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- How did Rosemary Sutcliff’s novels emerge? | “I start with an idea, never a plot” | “Discovery Trumps Planning, So Plan to Discover” (Bill Barnett)
- Arthurian story by Rosemary Sutcliff | The Sword and the Circle | Republished with 19 other children’s classics by Puffin
- Rosemary Sutcliff on writing historical novels and children’s books: “I start with an idea, never a plot” and “I do not write to a standard length”
- Aim for the stars and you may end up on a lamp-post | Author Rosemary Sutcliff’s motto
- My inspiration | Tony Bradman on historical novelist Rosemary Sutcliff
topics and tagsAncient Greece Archaeology Arthurian authors awards books C. Walter Hodges Carnegie Medal Charles Keeping children's books children's literature Dark & Middle Ages disability dogs education Fantasy film garden health historical fiction History inspiration interviews King Arthur lego models music nature Newbery Medal politics questions & answers quotes reading reviews Romans translation Vikings writers writing young adult fiction
- RT @pablomcc: @Colin_Lorimer loved these tales as a kid. Old Rosemary Sutcliffe translations. Still fairly obsessed. Would love to see this… | 17 hours ago
- Twitter Users, Predictive Spellers pl RT Re: Spelling Author Rosemary Sutcliff Surname Sutcliff has 2 Fs, no E So not Sutcliffe nor Sutclif | 18 hours ago
- http://t.co/9tR8N4YJuK | 19 hours ago
- .@ThatWeissGuy @highway_62 Rosemary Sutcliff does indeed; but Why Odd? | 1 day ago
- RT @Mat_at_Brookes: @ChrisWaterworth @ukedchat Besides Beowulf? There's Dawn Wind by Rosemary Sutcliff | 1 day ago
- RT @ged10: @annaworth Someone asked for recoms of Anglo-Saxon lit. Rosemary Sutcliff Lantern Bearers,Jill PattenWalsh Hengest's Tale. Who w… | 1 day ago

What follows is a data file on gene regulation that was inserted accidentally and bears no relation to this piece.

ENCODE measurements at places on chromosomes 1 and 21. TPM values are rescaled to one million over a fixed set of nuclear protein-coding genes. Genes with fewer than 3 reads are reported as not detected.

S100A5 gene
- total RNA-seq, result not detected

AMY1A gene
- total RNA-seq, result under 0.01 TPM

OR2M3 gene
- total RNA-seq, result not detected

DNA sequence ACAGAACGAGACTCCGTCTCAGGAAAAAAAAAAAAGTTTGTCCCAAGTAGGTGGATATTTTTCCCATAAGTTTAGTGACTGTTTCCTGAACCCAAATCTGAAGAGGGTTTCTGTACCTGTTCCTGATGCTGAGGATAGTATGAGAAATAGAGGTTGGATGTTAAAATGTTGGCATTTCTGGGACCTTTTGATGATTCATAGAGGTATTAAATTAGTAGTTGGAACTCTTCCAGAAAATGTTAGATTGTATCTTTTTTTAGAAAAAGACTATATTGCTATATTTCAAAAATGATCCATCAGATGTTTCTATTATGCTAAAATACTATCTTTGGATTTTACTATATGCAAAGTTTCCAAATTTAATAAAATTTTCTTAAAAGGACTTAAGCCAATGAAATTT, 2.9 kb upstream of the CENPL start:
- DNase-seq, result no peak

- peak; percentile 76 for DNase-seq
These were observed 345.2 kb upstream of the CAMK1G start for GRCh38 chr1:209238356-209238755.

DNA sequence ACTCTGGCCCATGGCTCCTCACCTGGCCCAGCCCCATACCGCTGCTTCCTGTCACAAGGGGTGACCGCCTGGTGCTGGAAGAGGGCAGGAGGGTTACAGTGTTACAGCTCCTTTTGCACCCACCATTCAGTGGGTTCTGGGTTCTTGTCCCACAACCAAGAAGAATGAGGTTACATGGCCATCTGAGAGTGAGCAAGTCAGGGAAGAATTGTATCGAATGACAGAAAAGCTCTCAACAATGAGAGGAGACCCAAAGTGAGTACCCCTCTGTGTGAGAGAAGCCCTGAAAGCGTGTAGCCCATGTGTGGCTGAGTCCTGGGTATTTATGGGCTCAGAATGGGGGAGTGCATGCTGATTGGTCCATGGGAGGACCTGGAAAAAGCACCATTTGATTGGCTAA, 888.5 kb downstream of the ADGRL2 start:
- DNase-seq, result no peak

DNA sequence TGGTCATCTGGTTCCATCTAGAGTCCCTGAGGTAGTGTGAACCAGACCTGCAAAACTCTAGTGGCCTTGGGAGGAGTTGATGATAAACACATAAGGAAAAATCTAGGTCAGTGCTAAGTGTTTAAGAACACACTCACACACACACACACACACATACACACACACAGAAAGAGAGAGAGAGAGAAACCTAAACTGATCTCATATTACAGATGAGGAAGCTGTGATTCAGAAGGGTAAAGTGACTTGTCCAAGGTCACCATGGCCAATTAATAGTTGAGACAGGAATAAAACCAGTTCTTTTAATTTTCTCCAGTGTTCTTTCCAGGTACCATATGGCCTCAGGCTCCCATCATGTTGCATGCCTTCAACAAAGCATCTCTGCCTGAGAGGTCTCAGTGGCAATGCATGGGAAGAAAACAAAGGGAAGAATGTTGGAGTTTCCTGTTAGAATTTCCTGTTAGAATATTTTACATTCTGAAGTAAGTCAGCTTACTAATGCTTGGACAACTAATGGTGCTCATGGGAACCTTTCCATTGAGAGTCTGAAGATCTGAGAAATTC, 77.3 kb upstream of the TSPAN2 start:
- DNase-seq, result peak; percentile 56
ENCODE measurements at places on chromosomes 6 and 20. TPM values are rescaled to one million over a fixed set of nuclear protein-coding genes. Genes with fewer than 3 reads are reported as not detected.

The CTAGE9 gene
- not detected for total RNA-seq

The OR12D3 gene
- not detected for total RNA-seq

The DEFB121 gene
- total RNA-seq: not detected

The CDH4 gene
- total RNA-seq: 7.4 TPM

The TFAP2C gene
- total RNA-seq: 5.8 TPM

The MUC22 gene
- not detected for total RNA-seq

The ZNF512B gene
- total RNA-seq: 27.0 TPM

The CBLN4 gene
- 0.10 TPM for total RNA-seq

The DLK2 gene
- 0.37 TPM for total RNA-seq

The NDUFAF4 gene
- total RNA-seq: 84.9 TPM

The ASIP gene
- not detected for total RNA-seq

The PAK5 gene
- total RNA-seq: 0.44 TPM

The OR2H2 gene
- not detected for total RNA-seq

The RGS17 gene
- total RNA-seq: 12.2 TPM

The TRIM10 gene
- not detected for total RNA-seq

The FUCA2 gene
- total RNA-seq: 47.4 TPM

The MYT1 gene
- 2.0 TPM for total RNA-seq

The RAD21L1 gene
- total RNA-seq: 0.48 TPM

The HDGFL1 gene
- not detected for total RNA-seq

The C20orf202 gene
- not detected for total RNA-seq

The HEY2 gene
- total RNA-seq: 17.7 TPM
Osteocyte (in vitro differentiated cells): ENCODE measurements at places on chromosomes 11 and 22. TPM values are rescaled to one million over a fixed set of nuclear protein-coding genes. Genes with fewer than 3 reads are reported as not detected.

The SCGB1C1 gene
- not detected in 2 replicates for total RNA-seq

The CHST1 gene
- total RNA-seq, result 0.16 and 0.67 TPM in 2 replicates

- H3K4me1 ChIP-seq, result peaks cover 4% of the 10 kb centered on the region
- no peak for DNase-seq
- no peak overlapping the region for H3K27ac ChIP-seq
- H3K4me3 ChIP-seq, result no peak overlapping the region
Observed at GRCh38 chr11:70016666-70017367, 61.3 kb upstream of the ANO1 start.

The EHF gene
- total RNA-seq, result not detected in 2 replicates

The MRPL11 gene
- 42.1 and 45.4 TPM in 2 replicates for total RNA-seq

- "I wasn’t at all writing-minded at school. I don’t know when it started, I just wanted to write."—Rosemary Sutcliff #histfic #WhyIWrite | 1 day ago
- "There is only one thing worse than writing. And that’s not writing"—Rosemary Sutcliff, eminent historical novelist (d 1992). #WhyIWrite | 1 day ago
the guardian newspaper in praise of rosemary sutcliff
Rosemary Sutcliff's 1954 children's classic The Eagle of the Ninth (still in print more than 50 years on) is the first of a series of novels in which Sutcliff, who died in 1992, explored the cultural borderlands between the Roman and the British worlds – "a place where two worlds met without mingling" as she describes the British town to which Marcus, the novel's central character, is posted.
Marcus is a typical Sutcliff hero, a dutiful Roman who is increasingly drawn to the British world of "other scents and sights and sounds; pale and changeful northern skies and the green plover calling". This existential cultural conflict gets even stronger in later books like The Lantern Bearers and Dawn Wind, set after the fall of Rome, and has modern resonance. But Sutcliff was not just a one-trick writer.
The range of her novels spans from the Bronze Age and Norman England to the Napoleonic wars. Two of her best, The Rider of the White Horse and Simon, are set in the 17th century and are marked by Sutcliff's unusually sympathetic (for English historical novelists of her era) treatment of Cromwell and the parliamentary cause. Sutcliff's finest books find liberal-minded members of elites wrestling with uncomfortable epochal changes. From Marcus Aquila to Simon Carey, one senses, they might even have been Guardian readers.